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Zanzibar in short supply of skilled tourism staff

In summary:
The Zanzibar Association of Tourism Investors (Zati) said that a skilled workforce would help Zanzibar compete against other islands in the Indian Ocean like Seychelles and Mauritius, and boost sector earnings.

The tourism industry in both Tanzania mainland and Zanzibar has been depending on foreign skilled workers. There are about 3,500 trained skilled workers in hotels, transport and ticket booking companies in Tanzania, mostly in managerial posts.

.Zanzibar is famous for its historical culture, architecture and beaches, attracting mainly high-end tourists whom it competes closely with Vanilla Islands made up of Seychelles, Mauritius and Maldives. 

Zanzibar tourism and hospitality players are establishing training programmes to help equip the workforce with skills needed to make the sector more competitive.

The Zanzibar Association of Tourism Investors (Zati) said that a skilled workforce would help Zanzibar compete against other islands in the Indian Ocean like Seychelles and Mauritius, and boost sector earnings.

“We need more co-operation between the government and private sector to support our investment,” said Zati chairman Seif Miskry, adding that some 24 tourist hotels on the island are already providing in-house training to young job seekers.

“Our aim is to train a large number of people to provide quality tourist and hospitality services,” he said. “We are targeting to have more people at diploma and degree levels.”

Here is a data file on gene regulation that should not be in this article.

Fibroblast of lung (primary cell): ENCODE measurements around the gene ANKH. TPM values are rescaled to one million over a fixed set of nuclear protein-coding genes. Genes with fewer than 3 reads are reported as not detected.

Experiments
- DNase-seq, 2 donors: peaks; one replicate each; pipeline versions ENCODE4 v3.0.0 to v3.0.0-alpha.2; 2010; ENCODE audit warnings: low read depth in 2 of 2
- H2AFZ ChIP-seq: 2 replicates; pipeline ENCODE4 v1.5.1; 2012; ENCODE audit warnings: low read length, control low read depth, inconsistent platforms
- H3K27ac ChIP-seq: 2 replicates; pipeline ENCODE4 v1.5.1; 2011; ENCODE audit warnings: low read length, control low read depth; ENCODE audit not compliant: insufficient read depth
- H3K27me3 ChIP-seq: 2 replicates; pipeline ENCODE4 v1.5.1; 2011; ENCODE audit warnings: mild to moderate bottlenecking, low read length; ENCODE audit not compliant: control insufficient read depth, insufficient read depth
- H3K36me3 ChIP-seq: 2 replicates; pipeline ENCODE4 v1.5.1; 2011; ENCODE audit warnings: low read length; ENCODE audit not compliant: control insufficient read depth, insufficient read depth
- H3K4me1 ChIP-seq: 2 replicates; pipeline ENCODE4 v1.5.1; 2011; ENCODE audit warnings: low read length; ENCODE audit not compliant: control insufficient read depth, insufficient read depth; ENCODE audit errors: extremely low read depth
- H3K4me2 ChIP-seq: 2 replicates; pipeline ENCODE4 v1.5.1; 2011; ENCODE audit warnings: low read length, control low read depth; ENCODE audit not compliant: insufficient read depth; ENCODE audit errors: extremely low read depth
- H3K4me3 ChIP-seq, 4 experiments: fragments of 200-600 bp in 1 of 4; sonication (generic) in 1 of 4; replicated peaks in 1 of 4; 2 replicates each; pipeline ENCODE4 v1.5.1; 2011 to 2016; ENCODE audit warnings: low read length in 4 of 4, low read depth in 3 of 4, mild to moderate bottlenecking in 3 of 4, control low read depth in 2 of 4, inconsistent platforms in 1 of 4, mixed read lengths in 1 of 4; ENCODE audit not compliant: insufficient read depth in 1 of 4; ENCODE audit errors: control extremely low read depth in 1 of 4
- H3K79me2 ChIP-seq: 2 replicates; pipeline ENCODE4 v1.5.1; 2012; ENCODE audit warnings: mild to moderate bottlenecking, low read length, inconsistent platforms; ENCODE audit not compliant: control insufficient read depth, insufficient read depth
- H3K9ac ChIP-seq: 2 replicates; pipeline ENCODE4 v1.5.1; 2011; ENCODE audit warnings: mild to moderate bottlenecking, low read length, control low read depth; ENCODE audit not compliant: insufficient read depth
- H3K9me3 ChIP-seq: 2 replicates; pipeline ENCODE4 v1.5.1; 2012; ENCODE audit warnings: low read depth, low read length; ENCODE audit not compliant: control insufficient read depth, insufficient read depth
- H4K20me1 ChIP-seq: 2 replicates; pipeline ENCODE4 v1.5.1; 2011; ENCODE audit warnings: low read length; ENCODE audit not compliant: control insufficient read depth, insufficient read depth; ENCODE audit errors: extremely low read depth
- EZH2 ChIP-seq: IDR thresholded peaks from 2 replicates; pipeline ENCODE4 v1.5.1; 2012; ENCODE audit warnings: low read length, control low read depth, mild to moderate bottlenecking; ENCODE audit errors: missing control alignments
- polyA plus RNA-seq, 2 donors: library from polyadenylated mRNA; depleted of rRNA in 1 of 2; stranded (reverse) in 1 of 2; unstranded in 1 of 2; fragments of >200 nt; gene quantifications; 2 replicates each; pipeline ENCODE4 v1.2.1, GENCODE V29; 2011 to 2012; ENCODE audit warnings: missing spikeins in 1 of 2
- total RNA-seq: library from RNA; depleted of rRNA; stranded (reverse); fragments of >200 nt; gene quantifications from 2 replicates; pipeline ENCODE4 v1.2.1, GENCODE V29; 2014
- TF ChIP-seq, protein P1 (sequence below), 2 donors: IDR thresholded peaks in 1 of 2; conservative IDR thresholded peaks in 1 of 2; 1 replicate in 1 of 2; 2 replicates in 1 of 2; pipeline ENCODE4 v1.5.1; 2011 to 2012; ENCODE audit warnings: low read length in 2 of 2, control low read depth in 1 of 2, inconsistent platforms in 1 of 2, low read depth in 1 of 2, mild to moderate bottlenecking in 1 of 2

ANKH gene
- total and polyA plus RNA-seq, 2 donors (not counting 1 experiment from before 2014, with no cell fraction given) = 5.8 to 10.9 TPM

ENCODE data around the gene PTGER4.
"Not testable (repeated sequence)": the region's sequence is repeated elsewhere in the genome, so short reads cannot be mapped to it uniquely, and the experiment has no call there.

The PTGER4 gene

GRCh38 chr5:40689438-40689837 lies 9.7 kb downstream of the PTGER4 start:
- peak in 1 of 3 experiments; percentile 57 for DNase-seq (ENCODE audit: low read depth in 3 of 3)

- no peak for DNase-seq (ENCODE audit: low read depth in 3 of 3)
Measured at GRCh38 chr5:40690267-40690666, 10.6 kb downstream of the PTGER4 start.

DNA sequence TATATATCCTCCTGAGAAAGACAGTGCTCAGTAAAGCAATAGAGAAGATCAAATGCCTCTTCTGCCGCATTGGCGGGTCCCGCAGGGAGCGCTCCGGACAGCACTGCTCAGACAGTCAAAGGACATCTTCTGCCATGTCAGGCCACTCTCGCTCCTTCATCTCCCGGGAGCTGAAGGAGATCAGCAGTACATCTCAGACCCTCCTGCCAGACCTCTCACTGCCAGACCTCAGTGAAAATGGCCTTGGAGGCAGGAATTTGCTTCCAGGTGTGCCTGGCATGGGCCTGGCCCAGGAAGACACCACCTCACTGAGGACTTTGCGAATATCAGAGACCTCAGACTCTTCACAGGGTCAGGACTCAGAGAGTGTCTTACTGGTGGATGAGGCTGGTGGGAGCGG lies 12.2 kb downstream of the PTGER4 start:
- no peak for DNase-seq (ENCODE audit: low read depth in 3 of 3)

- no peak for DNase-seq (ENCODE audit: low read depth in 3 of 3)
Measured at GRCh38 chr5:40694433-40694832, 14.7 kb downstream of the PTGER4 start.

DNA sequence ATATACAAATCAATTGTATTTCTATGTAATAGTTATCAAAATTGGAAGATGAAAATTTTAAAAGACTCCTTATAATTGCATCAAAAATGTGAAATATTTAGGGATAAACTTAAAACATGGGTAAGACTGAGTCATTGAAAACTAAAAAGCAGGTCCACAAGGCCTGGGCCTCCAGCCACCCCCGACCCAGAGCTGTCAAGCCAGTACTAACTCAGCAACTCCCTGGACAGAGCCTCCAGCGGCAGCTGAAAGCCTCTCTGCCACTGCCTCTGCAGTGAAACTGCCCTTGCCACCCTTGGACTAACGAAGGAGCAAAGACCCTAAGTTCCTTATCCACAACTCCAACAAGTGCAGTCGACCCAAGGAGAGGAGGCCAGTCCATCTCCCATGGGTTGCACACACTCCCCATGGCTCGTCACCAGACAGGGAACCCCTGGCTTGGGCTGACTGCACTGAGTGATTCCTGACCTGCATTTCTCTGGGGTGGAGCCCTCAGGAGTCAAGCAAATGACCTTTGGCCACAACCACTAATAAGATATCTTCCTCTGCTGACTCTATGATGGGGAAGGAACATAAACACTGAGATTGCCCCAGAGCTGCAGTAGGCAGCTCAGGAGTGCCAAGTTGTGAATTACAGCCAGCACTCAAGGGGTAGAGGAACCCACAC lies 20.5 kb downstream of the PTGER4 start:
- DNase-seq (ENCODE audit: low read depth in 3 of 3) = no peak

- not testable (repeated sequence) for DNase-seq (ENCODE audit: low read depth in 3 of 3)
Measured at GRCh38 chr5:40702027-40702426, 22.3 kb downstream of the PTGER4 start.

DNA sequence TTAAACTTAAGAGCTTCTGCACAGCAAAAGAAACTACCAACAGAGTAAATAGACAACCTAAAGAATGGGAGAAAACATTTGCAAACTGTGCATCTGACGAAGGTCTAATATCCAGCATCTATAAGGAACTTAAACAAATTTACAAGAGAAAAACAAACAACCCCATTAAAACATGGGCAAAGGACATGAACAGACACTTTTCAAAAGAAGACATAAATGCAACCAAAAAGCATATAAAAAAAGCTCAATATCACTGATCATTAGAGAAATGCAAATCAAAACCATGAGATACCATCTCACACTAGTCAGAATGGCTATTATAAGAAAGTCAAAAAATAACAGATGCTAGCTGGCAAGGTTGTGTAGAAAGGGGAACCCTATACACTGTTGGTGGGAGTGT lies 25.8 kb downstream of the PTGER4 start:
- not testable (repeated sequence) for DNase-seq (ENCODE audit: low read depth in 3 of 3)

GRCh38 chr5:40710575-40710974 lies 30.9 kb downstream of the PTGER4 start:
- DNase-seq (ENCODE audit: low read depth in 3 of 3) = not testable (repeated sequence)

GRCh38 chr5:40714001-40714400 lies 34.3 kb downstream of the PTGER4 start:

The association hopes to attract 500,000 tourists in the next three years. Last year, some 300,000 tourists visited the island.

The tourism industry in both Tanzania mainland and Zanzibar has been depending on foreign skilled workers. There are about 3,500 trained skilled workers in hotels, transport and ticket booking companies in Tanzania, mostly in managerial posts.

According to the chief executive Hotels Association of Tanzania Nura-Lisa Karamagi, the skills gap is a threat to tourism.

More than a million guests visit the country annually, earning Tanzania about $2.05 billion, the equivalent of 17.6 per cent of GDP.

Deputy Permanent Secretary in the Ministry of Natural Resources and Tourism Dr Alloyce Nzuki said the country attracted 1.3 million tourists in 2016 compared with 1.1 million in 2015 which is an increase of 12 per cent.

The country is facing a shortage of over 30,000 hotel beds to accommodate the demand. Only 38,000 hotel beds are currently available against a demand of 70,000.

Zanzibar is famous for its historical culture, architecture and beaches, attracting mainly high-end tourists whom it competes closely with Vanilla Islands made up of Seychelles, Mauritius and Maldives. 

Cruise ships are a key source of income, made possible by the island’s proximity to the ports of Durban (South Africa), Beira (Mozambique) and Mombasa on the Kenyan Coast.